Party Etiquette 101: A List of 18 Do’s and Don’ts for Hosts and their Guests - Luxe Living

Is it really important to RSVP? Can I wear a t-shirt to a cocktail party? Is Filipino time really that rude? Is it okay to drink till we can’t see straight? We gather 18 important do’s and don’ts that hosts and guests often forget during get togethers.

Never ignore an invitation. The term RSVP was invented for a reason. Derived from the French phrase repondez s’il vous plait (“please respond”), formal (and even informal) invitations almost always asks guests to let their hosts know whether they will be attending or not. It is only right that you decline invitations when you cannot attend, and always let them know if you can. This will allow your host to plan accordingly. Not responding often leaves a bad taste in people’s mouths. They may even revoke your invitation for the next dinner party.

Never ask a host “Who’s going?”. It may give off a vibe that you are attending the event simply for the pleasure of others and not for the one giving the party. It may be acceptable to ask for small barkada brunches, but it is a big no-no most especially when one invites you to a birthday dinner or milestone event. The other guests shouldn’t even matter for those events. They want you there and that’s all you need to know.

After receiving an invitation, always inform the host of your dietary restrictions ASAP. If the party revolves around the consumption of a 27 day-aged premium cut of beef, maybe its best that you decline the invitation rather than making everybody feel guilty that you are now temporarily on a vegan diet. If you insist on being with your friends, bring your own food so that you don’t impose on your host.

If you must bring a plus one to the event, it is always a good idea to tell the host at least three days in advance to make the necessary arrangements. Gate crashers are never welcomed and often infuriates hosts who have prepared for a particular number of people. In addition, it may embarrass your plus one as well, especially when there are no seats available around the meticulously planned dinner table.

Although is it not 100% necessary to do so, it is always appreciated when guests come to the party with a little token or gift. It shows your appreciation in being invited. Nice gifts could range from a good bottle of wine, to a much buzzed about cake (we hear Rebecca Disini’s mirror cakes are divine), or even a simple cigar to offer the man of the house when drinking post-dinner brandy.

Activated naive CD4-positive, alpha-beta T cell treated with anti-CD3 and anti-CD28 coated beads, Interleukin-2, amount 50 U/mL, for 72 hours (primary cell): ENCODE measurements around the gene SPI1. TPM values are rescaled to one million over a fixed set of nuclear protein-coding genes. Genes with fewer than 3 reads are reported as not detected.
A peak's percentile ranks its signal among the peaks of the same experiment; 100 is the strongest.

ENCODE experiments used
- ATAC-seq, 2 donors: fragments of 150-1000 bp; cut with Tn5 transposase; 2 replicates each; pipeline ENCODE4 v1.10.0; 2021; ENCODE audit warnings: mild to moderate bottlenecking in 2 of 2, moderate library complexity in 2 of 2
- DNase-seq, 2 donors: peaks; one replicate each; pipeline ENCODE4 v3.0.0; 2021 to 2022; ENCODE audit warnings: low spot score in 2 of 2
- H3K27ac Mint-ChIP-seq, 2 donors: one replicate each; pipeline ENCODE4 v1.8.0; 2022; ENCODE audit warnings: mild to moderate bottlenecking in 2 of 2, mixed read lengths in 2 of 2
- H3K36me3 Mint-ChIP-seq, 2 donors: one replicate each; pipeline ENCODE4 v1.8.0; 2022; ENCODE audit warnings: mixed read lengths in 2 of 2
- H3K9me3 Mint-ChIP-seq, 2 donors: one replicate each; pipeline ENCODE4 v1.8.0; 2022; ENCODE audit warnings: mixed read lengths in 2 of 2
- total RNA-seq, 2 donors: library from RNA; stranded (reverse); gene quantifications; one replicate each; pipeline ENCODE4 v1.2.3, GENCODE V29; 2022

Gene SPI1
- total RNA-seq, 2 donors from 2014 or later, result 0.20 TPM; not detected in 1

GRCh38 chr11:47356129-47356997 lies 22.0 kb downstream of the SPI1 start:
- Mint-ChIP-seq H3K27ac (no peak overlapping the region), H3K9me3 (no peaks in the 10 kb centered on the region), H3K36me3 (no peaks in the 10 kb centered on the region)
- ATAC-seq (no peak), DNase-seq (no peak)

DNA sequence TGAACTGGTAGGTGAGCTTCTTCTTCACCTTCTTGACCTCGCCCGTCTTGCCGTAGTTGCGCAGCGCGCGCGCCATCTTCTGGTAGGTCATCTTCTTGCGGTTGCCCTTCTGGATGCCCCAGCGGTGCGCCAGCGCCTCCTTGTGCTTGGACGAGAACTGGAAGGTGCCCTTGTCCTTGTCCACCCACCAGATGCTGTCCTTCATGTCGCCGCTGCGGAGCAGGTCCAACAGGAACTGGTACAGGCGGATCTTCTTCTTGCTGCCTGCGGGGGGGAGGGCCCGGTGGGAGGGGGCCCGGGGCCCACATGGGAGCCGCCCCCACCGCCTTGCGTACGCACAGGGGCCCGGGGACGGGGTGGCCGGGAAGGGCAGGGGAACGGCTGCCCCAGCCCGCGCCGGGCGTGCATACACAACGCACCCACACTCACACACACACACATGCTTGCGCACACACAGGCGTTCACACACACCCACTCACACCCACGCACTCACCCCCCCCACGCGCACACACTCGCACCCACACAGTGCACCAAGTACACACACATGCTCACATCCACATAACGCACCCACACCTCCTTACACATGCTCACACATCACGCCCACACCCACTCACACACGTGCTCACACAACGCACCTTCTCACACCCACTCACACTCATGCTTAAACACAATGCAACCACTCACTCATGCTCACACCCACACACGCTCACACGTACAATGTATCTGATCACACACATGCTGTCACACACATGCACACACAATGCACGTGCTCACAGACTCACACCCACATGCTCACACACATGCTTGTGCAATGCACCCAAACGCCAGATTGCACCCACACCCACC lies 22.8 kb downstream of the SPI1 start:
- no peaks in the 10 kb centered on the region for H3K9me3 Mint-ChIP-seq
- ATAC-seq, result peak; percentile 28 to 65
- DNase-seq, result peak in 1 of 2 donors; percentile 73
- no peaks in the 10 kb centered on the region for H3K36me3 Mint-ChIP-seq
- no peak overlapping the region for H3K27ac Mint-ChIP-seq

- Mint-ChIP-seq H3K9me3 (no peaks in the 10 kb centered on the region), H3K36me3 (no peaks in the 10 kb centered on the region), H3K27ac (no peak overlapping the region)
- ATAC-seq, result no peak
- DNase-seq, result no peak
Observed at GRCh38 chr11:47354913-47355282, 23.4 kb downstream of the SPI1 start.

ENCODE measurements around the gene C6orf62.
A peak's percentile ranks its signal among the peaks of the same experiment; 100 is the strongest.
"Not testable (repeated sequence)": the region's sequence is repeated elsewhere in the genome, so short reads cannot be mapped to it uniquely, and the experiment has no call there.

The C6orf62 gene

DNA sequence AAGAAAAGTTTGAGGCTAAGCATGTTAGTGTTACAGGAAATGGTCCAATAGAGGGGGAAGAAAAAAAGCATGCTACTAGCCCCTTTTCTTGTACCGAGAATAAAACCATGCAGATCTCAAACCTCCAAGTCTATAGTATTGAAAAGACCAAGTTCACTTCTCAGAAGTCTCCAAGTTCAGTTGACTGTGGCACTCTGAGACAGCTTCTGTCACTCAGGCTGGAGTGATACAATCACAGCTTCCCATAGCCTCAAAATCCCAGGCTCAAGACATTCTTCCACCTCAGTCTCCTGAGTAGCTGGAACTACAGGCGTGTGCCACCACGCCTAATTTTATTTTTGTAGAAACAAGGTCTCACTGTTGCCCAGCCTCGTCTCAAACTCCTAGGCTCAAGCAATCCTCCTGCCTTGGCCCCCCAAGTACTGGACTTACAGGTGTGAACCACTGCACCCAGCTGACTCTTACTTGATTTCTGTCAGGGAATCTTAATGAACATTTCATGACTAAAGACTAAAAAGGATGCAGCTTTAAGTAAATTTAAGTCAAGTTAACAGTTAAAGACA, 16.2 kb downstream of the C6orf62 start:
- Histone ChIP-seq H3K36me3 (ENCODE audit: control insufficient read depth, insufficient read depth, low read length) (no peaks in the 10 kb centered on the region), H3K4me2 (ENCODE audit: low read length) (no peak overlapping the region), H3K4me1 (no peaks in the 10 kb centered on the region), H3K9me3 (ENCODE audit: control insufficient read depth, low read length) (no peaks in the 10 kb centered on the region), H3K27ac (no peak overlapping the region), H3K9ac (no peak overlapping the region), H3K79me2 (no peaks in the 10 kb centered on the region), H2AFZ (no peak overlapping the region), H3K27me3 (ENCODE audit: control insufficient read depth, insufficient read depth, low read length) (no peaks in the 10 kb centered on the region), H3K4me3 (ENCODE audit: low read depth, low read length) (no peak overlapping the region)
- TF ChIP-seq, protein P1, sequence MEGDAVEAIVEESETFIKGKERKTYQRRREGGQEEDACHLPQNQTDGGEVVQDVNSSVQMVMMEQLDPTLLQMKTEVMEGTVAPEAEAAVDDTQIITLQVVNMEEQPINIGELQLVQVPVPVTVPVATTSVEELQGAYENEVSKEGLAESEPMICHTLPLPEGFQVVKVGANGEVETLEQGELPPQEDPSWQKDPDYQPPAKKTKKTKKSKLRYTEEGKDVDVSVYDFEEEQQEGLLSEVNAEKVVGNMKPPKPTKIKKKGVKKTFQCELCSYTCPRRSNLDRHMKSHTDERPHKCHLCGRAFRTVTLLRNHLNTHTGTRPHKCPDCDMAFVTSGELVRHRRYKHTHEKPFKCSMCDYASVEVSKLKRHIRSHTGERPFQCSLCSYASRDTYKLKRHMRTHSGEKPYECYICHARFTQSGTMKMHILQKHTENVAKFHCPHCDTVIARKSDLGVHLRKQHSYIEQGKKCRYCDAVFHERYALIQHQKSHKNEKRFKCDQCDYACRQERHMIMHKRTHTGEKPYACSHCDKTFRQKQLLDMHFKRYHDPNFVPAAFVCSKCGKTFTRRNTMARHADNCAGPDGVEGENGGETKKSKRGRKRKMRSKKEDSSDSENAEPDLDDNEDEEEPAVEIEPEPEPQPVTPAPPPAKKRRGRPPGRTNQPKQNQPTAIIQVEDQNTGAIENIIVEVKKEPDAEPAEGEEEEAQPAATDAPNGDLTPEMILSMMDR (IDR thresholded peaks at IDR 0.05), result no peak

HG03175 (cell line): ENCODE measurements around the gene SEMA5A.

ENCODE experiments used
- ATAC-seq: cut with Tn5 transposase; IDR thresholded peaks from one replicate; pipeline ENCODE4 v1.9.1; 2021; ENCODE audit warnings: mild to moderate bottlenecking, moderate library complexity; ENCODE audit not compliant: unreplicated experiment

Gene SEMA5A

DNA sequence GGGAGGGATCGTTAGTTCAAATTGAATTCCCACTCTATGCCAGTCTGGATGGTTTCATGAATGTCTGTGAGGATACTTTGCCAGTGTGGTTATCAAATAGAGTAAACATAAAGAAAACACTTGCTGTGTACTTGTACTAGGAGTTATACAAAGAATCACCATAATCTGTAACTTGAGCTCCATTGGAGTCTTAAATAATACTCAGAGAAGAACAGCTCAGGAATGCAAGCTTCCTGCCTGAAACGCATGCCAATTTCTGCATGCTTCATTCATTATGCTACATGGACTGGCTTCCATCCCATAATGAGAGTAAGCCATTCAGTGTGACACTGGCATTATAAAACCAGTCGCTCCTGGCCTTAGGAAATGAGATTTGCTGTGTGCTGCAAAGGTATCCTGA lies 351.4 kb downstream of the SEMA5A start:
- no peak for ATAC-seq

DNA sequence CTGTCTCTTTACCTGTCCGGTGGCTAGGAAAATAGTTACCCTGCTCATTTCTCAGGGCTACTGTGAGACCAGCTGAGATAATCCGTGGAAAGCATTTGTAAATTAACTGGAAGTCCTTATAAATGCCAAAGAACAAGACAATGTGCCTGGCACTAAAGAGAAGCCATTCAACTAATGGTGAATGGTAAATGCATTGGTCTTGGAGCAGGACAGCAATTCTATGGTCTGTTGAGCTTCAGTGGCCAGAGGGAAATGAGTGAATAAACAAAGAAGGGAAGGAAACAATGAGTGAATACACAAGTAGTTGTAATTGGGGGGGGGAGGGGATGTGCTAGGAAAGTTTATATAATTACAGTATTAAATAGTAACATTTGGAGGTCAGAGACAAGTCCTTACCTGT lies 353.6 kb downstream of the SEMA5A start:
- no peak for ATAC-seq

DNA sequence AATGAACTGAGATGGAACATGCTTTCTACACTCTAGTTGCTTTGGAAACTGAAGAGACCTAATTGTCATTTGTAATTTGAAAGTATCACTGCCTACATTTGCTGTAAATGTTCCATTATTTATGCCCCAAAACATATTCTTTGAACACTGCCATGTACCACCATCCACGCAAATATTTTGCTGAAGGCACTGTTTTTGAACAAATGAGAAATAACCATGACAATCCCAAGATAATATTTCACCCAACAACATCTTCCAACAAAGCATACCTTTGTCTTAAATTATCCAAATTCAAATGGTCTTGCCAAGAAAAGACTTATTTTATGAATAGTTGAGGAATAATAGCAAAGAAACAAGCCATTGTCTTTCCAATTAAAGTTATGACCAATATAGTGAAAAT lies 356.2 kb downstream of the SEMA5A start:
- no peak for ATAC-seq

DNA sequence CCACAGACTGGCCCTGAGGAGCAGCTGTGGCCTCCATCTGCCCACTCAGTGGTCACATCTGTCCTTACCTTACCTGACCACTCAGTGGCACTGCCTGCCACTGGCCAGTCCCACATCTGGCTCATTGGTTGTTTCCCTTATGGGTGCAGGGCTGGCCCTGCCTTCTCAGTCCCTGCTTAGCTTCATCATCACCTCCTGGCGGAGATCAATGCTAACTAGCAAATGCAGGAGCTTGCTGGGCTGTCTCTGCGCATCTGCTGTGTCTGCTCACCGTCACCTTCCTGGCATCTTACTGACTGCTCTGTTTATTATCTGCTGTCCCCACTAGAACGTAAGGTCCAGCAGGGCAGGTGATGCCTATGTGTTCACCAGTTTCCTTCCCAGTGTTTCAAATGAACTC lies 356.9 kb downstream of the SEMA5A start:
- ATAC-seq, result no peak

When arriving at a party, always find the time to say hello to your gracious host. If he or she is being spoken to, come back and greet them when they’re free. Never interrupt a conversation between the host and other guests. Do the same before leaving. French Exiting is no longer chic. Say goodbye to your host and thank them for having you. It’s the simplest way to show your gratitude.

There is fashionably late and there is very late which many consider rude. One is expected to arrive at a party on time. It is only acceptable to be half an hour late (a window for unexpected traffic), unless a real emergency comes up. Filipino time should never be considered as the host may be preparing a 5-course dinner which will surely be interrupted when you walk in late due to your dilemma of which shoes to wear. If you have a previous engagement and unsure of your arrival time, it is best not to join dinner at all and simply inform the host that you will arrive for drinks at the end.

Always observe the theme of the party. Nothing will irritate a host more than seeing you in a black t-shirt when the invitation says cocktail chic. You may not own a floral shirt for the next Hawaiian afternoon barbeque event, but there are always ways to incorporate themes into your outfit. Make Google your best friend. It may teach you wonderful tricks like using a floral tie as an accessory or how to make use of that Hermes scarf you bought on a shopping spree.